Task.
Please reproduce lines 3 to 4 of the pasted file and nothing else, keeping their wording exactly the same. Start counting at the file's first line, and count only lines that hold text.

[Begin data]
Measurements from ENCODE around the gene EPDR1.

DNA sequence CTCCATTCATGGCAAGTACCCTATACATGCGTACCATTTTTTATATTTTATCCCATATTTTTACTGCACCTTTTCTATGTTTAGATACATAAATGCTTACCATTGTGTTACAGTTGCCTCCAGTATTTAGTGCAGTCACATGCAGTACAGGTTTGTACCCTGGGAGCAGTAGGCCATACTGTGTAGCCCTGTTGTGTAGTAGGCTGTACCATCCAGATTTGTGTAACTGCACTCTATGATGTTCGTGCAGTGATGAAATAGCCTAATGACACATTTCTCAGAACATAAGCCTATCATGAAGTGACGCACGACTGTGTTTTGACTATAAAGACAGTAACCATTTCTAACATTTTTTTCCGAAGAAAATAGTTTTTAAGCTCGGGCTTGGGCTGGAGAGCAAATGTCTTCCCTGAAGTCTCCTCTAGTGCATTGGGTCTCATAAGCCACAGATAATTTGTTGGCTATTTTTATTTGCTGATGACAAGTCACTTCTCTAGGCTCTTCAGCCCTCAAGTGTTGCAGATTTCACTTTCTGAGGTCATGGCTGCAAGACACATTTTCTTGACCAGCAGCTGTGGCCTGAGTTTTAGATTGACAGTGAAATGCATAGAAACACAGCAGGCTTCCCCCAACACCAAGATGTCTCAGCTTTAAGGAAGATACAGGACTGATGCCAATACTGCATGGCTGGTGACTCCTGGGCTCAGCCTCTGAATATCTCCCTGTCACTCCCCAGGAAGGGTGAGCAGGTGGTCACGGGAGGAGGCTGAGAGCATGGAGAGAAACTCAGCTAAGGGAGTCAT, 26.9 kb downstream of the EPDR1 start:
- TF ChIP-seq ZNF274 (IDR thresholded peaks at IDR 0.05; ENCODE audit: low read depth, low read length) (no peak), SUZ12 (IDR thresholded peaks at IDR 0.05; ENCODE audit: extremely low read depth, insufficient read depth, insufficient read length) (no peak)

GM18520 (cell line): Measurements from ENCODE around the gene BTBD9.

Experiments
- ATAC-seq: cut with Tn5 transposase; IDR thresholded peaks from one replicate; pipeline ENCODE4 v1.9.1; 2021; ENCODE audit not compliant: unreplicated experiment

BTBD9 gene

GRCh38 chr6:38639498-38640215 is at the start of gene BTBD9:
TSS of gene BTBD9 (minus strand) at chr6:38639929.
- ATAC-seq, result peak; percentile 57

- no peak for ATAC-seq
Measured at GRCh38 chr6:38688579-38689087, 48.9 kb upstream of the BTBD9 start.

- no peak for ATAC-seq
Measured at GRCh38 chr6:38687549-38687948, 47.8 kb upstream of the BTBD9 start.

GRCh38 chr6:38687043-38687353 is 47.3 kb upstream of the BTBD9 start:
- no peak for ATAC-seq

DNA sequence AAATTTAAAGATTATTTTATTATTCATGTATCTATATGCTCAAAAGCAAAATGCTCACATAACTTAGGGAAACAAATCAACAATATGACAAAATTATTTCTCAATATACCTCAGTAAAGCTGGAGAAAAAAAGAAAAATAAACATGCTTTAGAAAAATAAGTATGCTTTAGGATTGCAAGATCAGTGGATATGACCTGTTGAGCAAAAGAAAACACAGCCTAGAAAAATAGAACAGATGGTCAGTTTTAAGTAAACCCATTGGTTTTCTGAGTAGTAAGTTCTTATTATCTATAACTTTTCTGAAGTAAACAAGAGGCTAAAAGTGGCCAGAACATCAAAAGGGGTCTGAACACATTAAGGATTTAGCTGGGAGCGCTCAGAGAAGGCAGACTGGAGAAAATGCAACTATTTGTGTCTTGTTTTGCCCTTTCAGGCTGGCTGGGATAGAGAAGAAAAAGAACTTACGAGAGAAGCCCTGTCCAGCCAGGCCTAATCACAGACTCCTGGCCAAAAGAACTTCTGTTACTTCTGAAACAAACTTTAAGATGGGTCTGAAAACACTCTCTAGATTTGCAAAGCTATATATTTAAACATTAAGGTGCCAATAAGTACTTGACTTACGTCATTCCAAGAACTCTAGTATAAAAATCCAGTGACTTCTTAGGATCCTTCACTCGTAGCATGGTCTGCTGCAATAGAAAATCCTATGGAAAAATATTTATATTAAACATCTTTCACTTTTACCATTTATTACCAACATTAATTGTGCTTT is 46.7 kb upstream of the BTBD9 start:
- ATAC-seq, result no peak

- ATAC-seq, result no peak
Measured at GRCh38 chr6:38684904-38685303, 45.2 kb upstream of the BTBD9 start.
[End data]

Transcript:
- TF ChIP-seq ZNF274 (IDR thresholded peaks at IDR 0.05; ENCODE audit: low read depth, low read length) (no peak), SUZ12 (IDR thresholded peaks at IDR 0.05; ENCODE audit: extremely low read depth, insufficient read depth, insufficient read length) (no peak)

GM18520 (cell line): Measurements from ENCODE around the gene BTBD9.